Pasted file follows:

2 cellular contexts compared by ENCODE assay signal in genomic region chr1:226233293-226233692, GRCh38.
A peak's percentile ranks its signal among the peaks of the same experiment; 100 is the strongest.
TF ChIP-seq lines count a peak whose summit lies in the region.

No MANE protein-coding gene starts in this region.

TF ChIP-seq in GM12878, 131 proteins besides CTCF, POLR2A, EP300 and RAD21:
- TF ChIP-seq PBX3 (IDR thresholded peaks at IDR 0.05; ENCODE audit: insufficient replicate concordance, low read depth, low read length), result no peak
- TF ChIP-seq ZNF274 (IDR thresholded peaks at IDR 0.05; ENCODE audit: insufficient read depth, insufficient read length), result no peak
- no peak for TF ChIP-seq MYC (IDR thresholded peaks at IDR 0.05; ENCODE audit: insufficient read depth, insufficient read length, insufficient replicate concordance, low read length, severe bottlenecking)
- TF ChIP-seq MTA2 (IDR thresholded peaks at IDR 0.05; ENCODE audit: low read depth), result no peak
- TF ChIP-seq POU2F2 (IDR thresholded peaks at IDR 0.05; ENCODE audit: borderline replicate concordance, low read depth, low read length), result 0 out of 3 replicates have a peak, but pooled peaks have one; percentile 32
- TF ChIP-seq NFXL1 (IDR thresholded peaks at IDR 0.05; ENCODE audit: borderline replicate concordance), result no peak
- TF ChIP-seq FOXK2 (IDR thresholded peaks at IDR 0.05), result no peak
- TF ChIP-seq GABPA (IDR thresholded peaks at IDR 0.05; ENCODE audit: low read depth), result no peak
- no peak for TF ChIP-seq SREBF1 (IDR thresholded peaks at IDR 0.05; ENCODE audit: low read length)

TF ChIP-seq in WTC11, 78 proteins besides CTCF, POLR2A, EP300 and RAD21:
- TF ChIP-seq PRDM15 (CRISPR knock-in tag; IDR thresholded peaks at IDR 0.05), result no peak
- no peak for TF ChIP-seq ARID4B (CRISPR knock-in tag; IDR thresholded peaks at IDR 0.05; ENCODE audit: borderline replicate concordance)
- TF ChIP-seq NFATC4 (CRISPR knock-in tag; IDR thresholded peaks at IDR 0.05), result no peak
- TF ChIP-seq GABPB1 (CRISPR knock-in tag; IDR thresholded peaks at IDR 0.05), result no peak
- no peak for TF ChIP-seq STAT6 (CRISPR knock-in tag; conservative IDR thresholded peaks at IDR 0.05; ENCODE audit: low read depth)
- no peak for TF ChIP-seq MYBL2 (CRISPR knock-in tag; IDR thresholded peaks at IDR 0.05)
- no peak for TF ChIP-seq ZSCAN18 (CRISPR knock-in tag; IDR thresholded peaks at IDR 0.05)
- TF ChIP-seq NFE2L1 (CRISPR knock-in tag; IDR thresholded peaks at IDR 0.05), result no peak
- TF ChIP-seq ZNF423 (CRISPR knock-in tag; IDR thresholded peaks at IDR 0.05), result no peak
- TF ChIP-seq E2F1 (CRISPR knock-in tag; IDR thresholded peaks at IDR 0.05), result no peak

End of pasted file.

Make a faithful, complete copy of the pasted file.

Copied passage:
2 cellular contexts compared by ENCODE assay signal in genomic region chr1:226233293-226233692, GRCh38.
A peak's percentile ranks its signal among the peaks of the same experiment; 100 is the strongest.
TF ChIP-seq lines count a peak whose summit lies in the region.

No MANE protein-coding gene starts in this region.

TF ChIP-seq in GM12878, 131 proteins besides CTCF, POLR2A, EP300 and RAD21:
- TF ChIP-seq PBX3 (IDR thresholded peaks at IDR 0.05; ENCODE audit: insufficient replicate concordance, low read depth, low read length), result no peak
- TF ChIP-seq ZNF274 (IDR thresholded peaks at IDR 0.05; ENCODE audit: insufficient read depth, insufficient read length), result no peak
- no peak for TF ChIP-seq MYC (IDR thresholded peaks at IDR 0.05; ENCODE audit: insufficient read depth, insufficient read length, insufficient replicate concordance, low read length, severe bottlenecking)
- TF ChIP-seq MTA2 (IDR thresholded peaks at IDR 0.05; ENCODE audit: low read depth), result no peak
- TF ChIP-seq POU2F2 (IDR thresholded peaks at IDR 0.05; ENCODE audit: borderline replicate concordance, low read depth, low read length), result 0 out of 3 replicates have a peak, but pooled peaks have one; percentile 32
- TF ChIP-seq NFXL1 (IDR thresholded peaks at IDR 0.05; ENCODE audit: borderline replicate concordance), result no peak
- TF ChIP-seq FOXK2 (IDR thresholded peaks at IDR 0.05), result no peak
- TF ChIP-seq GABPA (IDR thresholded peaks at IDR 0.05; ENCODE audit: low read depth), result no peak
- no peak for TF ChIP-seq SREBF1 (IDR thresholded peaks at IDR 0.05; ENCODE audit: low read length)

TF ChIP-seq in WTC11, 78 proteins besides CTCF, POLR2A, EP300 and RAD21:
- TF ChIP-seq PRDM15 (CRISPR knock-in tag; IDR thresholded peaks at IDR 0.05), result no peak
- no peak for TF ChIP-seq ARID4B (CRISPR knock-in tag; IDR thresholded peaks at IDR 0.05; ENCODE audit: borderline replicate concordance)
- TF ChIP-seq NFATC4 (CRISPR knock-in tag; IDR thresholded peaks at IDR 0.05), result no peak
- TF ChIP-seq GABPB1 (CRISPR knock-in tag; IDR thresholded peaks at IDR 0.05), result no peak
- no peak for TF ChIP-seq STAT6 (CRISPR knock-in tag; conservative IDR thresholded peaks at IDR 0.05; ENCODE audit: low read depth)
- no peak for TF ChIP-seq MYBL2 (CRISPR knock-in tag; IDR thresholded peaks at IDR 0.05)
- no peak for TF ChIP-seq ZSCAN18 (CRISPR knock-in tag; IDR thresholded peaks at IDR 0.05)
- TF ChIP-seq NFE2L1 (CRISPR knock-in tag; IDR thresholded peaks at IDR 0.05), result no peak
- TF ChIP-seq ZNF423 (CRISPR knock-in tag; IDR thresholded peaks at IDR 0.05), result no peak
- TF ChIP-seq E2F1 (CRISPR knock-in tag; IDR thresholded peaks at IDR 0.05), result no peak